TREVI, Italy (AP) — Sister Caterina was praying with the eight nuns of her Benedictine order in the central Italian town of Norcia when the earth began to roar.
The abbey and the ground beneath the nuns' feet shook and they were thrown around. The ceiling cracked and crumbled. A cupboard crashed to the ground.
Stepping to the door, Sister Caterina caught a glimpse of how the Sunday-morning earthquake was being experienced in the town below.
"Smoke, and people's cries of fear. If I close my eyes, I cannot help but relive it," she recalled.
But once the 72-year-old nun saw that her fellow sisters were unharmed and the abbey's prayer room was still standing, she turned to her safe haven — her faith — and led the nuns back to prayer, asking that God might "at least save some lives."
Their prayers, it seems, were granted. No deaths have been reported so far from the quake that hit Norcia and the surrounding region — the third to shake the mountainous region some 100 kilometers northeast of Rome since August.
The latest earthquake — magnitude-6.6, the strongest to hit Italy in 36 years — caused no deaths or serious injuries largely because the most vulnerable city centers had already been closed due to previous damage and many homes had been vacated.
What it did not spare was the nuns' own religious order, razing the basilica that had been built in 1200 on the ruins of a 1st-century Roman building, and remodeled several times over the centuries, including the addition of a 14th-century bell tower. Only the facade remains.
"Seeing the basilica collapse was truly sad, like cutting a story: here it ends. But how do we start again?" said Sister Caterina.
After 30 to 45 minutes of prayer, police arrived at the abbey to bring the nuns to safety, along with eight other cloistered nuns who had no contact with the outside world.
Television pictures showed some of the nuns running into the town's main piazza as the earth began to shake again, and later kneel in prayer.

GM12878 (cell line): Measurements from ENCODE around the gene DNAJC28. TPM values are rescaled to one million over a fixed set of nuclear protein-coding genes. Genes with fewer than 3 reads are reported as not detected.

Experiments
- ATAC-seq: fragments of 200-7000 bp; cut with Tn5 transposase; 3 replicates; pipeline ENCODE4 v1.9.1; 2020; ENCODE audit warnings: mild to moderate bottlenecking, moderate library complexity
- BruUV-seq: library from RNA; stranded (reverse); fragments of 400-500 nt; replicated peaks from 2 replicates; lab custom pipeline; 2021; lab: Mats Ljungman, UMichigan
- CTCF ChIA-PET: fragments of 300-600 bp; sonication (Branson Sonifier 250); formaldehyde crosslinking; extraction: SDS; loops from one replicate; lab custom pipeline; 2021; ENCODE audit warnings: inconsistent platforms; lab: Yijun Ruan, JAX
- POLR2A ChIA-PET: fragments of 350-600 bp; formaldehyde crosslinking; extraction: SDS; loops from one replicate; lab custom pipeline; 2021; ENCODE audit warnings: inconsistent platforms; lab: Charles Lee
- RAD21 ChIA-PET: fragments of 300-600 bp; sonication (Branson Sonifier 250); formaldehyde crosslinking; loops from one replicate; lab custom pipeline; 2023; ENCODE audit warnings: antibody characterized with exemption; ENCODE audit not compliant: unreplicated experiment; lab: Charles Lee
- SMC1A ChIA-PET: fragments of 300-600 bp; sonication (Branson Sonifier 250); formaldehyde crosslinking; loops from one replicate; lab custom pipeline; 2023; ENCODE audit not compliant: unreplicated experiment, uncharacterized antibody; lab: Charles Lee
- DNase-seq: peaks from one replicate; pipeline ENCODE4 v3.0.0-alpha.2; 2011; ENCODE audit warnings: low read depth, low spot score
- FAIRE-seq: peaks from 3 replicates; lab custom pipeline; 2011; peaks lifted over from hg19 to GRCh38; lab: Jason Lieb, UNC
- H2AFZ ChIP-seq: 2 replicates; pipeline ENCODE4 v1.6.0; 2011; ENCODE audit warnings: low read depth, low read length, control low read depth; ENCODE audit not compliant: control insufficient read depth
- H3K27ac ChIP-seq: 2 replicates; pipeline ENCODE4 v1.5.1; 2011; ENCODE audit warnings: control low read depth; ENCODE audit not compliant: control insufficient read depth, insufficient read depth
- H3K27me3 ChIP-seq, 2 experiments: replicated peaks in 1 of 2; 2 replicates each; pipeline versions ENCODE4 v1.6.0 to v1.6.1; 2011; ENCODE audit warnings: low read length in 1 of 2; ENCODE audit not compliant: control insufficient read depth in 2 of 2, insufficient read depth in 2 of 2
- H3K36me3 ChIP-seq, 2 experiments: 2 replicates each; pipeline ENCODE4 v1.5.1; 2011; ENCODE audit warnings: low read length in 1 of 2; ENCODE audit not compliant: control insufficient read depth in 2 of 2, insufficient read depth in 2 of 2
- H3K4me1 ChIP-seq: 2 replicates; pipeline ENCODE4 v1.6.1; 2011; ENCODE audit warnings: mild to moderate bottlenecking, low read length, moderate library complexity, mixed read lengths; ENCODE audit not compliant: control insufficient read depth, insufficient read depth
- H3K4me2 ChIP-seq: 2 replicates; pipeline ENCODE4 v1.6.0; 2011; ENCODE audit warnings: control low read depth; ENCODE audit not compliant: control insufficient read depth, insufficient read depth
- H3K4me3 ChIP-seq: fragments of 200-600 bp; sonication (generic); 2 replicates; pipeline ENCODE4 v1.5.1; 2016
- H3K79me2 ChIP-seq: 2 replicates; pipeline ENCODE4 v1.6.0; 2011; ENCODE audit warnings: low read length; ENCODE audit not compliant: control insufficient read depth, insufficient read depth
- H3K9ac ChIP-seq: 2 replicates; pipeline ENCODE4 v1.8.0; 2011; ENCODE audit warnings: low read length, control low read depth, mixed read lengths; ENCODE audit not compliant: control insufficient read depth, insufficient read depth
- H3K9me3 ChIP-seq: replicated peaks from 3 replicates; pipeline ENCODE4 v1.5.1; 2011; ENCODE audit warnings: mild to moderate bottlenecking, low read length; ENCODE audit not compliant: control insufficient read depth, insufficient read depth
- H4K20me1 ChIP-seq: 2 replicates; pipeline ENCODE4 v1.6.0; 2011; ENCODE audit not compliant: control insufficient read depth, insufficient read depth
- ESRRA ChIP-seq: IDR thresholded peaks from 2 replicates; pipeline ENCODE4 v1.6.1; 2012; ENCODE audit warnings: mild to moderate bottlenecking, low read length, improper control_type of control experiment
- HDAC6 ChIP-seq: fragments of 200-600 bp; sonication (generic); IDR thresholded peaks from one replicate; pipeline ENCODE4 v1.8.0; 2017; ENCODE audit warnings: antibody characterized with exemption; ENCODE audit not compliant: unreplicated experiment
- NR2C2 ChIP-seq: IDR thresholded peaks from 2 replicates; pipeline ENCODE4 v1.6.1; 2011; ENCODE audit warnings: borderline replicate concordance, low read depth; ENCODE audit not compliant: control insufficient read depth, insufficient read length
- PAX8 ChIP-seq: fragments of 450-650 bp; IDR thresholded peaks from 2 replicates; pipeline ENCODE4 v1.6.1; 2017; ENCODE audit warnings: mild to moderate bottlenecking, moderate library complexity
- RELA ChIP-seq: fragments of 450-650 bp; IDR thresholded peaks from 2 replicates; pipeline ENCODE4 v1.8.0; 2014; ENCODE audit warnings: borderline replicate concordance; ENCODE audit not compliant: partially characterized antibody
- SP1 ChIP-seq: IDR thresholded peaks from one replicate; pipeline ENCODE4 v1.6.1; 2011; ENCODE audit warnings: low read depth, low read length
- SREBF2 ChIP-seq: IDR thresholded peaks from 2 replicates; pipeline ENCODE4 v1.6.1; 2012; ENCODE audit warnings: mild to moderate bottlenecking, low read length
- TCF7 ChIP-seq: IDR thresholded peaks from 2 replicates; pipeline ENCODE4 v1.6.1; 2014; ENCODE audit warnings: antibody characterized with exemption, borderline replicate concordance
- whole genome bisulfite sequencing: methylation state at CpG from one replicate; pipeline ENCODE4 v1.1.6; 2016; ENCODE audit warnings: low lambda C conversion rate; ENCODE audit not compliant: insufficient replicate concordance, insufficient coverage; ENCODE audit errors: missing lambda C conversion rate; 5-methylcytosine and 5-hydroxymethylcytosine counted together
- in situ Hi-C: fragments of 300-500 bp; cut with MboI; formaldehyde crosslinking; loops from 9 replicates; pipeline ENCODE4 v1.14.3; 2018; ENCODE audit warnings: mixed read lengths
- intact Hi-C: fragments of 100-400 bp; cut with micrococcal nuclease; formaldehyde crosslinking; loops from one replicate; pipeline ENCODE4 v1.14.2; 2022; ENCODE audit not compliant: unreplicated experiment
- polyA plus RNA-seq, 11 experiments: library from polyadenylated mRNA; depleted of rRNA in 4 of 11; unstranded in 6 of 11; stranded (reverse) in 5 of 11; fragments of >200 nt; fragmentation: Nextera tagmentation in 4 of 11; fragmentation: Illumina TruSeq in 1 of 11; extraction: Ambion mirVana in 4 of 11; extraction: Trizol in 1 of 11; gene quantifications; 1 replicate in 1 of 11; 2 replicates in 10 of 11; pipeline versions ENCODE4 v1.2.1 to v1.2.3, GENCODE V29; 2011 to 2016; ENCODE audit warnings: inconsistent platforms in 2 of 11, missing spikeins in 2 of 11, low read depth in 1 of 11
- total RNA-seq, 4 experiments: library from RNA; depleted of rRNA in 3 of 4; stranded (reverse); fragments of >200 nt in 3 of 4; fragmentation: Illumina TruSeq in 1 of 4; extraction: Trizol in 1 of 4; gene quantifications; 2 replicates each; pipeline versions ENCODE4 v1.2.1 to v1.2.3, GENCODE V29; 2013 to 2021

Sister Caterina went back into the monastery only once, to get her cell phone, which was ringing with calls from worried relatives.
Caterina is not new to earthquakes. She was born in Norcia and has lived through vicious ones in the 1970s and 1990s. But "this was the worst of them all."
The repeated shocks — this week's followed an initial earthquake in August that killed 300, and there were more tremors last week — are causing people to lose hope, she said.
The loss of the Benedictine basilica is a hit not only to her but also to the population of the town, for whom it was a proud symbol of their home and a draw for tourists.
Despite the proclamations of Premier Matteo Renzi that everything will be rebuilt, Caterina says she has seen enough of quakes to know that's an empty promise. The reconstruction effort will drag on and on, she says, and people will lose hope.
"What the earthquake hasn't destroyed, the bureaucracy will."
For the foreseeable future, the nuns will live at the Santa Lucia di Trevi Benedictine monastery with nine nuns already in residence, where they have found space to maintain their tradition of prayer, work and sleep in equal parts.
While the nuns found a relatively easy transition to temporary quarters, many other residents of the mountainous region of central Italy are resisting relocation, appealing for campervans and tents so they can remain close to their homes and businesses.